Remember the brain science!  If cortisol, the stress hormone is evolutionarily designed to narrow focus – then your child’s most obsessive interests are an illustration of a stressed mind. The obsessive focus is a symptom of the stress and not the source of the stress.

Only when we are truly seen and accepted for a narrow interest (Frances’ obsession with bread and jam) does it naturally begin to ameliorate.

Our hostess for the trainings Dr. Jenny Palmietto of Family Guidance and Therapy 

Had something really beautiful to say. She talked about the “Otherness” of treatment.  Meaning, when you see your clients, students etc as “other” you lose the humanity and thus the effectiveness of treatment.  She illustrated that if it’s a treatment you wouldn’t do with your own children, you need to re-think it.

I would add that we need to further connect it and take a moment to tenderly reflect on our own behaviors as kids and how a compulsory, compliance-based treatment negatively affected us.

Understand that Movement Method is not a tool, it’s not a method, it’s a lens and a reference and an invitation to innovate.  The self compassion portion of MM is pivotal as we struggle to throw off the cultural norm of extrinsic rewards and compliance based systems – not for any other reason than because they do not work.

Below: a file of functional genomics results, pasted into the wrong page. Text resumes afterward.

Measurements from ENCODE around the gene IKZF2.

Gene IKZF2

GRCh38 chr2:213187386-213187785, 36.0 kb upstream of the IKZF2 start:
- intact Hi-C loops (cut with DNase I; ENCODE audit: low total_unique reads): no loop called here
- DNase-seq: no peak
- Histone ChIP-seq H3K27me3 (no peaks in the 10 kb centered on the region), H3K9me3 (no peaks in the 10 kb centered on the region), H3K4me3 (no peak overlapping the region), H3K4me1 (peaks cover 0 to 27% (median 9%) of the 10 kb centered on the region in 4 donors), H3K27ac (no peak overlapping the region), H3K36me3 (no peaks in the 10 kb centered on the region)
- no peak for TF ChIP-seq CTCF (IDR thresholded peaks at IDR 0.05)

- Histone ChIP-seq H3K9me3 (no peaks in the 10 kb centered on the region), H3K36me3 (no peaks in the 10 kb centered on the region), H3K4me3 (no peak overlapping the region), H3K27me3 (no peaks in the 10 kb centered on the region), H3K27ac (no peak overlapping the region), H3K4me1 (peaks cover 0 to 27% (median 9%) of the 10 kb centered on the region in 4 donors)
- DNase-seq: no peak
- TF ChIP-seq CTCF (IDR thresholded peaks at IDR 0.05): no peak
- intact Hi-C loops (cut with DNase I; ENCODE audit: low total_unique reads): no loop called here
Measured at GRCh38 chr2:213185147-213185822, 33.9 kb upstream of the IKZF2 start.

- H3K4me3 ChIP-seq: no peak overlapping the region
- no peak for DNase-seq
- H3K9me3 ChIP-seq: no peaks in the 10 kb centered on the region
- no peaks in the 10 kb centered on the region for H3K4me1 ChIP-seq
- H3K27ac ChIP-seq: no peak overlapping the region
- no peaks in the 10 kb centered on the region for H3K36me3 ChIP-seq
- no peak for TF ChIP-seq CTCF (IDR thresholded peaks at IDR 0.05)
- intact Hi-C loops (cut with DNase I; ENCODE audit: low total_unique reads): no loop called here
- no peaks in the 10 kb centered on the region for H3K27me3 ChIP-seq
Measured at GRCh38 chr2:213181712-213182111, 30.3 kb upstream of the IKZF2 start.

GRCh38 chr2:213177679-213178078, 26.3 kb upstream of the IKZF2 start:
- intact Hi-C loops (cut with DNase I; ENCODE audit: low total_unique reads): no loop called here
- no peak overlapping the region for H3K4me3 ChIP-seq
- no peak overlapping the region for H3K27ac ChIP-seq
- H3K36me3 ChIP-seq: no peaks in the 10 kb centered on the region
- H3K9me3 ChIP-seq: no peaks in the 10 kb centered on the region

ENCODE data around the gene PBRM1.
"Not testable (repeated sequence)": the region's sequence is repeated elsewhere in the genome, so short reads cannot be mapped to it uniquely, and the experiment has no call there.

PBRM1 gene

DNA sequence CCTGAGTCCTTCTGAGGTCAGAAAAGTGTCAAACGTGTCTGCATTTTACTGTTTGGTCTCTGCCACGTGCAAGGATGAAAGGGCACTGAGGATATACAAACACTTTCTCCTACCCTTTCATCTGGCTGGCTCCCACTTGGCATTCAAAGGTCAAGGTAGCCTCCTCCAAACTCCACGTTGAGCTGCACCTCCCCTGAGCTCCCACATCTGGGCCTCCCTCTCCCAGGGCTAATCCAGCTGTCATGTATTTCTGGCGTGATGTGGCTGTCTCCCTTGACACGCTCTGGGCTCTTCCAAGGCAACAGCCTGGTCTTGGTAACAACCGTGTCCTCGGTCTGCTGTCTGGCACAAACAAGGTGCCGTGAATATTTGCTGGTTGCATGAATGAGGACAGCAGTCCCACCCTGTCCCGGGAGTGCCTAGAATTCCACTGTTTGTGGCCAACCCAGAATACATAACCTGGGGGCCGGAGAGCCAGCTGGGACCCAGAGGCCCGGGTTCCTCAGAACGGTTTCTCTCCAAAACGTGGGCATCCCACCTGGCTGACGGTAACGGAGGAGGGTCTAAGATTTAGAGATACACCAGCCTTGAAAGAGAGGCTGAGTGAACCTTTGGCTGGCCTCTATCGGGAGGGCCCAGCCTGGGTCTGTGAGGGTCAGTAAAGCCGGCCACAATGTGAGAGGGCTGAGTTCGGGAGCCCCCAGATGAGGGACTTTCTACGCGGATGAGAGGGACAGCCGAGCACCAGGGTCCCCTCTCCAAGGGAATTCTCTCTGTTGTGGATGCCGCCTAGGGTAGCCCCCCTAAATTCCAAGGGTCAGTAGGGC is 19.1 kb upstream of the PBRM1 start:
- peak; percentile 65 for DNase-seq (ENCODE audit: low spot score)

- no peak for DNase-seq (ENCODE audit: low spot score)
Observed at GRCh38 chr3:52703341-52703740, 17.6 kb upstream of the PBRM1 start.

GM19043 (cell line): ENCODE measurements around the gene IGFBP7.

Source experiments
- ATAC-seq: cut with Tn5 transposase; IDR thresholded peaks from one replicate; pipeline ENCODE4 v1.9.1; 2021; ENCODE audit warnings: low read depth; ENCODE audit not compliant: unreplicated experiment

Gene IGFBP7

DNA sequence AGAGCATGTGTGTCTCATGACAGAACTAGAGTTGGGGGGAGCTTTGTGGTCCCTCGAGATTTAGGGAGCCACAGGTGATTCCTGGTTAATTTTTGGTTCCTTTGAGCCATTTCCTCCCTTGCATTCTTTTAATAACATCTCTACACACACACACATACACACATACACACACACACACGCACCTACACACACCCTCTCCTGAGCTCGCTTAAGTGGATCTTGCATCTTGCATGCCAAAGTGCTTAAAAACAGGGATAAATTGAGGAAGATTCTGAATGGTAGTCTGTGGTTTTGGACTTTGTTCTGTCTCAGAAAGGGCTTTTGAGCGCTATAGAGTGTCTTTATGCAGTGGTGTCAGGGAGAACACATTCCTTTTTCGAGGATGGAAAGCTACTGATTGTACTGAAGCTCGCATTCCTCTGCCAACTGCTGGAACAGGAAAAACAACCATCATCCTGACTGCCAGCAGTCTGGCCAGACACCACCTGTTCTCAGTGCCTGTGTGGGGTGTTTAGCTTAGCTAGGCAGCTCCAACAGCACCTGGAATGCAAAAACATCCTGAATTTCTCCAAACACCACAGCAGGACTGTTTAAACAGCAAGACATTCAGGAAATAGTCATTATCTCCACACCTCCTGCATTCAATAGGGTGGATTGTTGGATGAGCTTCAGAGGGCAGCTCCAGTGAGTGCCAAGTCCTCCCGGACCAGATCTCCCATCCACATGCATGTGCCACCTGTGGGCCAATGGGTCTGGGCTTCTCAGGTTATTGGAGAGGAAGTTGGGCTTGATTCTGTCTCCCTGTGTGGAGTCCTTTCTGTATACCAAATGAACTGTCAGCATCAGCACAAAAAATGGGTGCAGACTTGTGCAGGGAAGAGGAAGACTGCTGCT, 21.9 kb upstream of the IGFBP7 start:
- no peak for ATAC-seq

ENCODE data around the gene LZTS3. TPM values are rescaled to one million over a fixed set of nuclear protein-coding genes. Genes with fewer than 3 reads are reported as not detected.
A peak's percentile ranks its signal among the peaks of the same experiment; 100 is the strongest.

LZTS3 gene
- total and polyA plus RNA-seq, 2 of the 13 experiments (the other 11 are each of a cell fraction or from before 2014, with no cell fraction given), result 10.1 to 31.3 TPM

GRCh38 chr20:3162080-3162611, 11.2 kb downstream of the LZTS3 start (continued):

Take a deep breath, turn on some music, smile and begin by forgiving yourself. Imagine a delightful interaction. Innovate. Explore and don’t forget to laugh.

Let’s turn this post into a discussion.  List a struggle YOU had, the more sensory based, the better and how shifting the lens to how a therapist, teacher or parent could have worked with your intrinsic interests to help you overcome.

Ready? Go!

You Really Got Me Now

I came across a newsletter for an agency that provides behavioral services to families.

I read and watched it all – despite the fact that I was sick to my stomach.

Videos of “success stories” showing a child sitting on the floor stimming and then the therapist taking the toy away and the child melting down – and then – flash forward some manner of months later – the child seemingly happily interacting with the therapist in an engaged and cheerful fashion.  Stories of hope from parents who were able to go out do dinner because their child who would not tolerate a caregiver is now happy with the respite worker and mom and dad can go and have dinner together.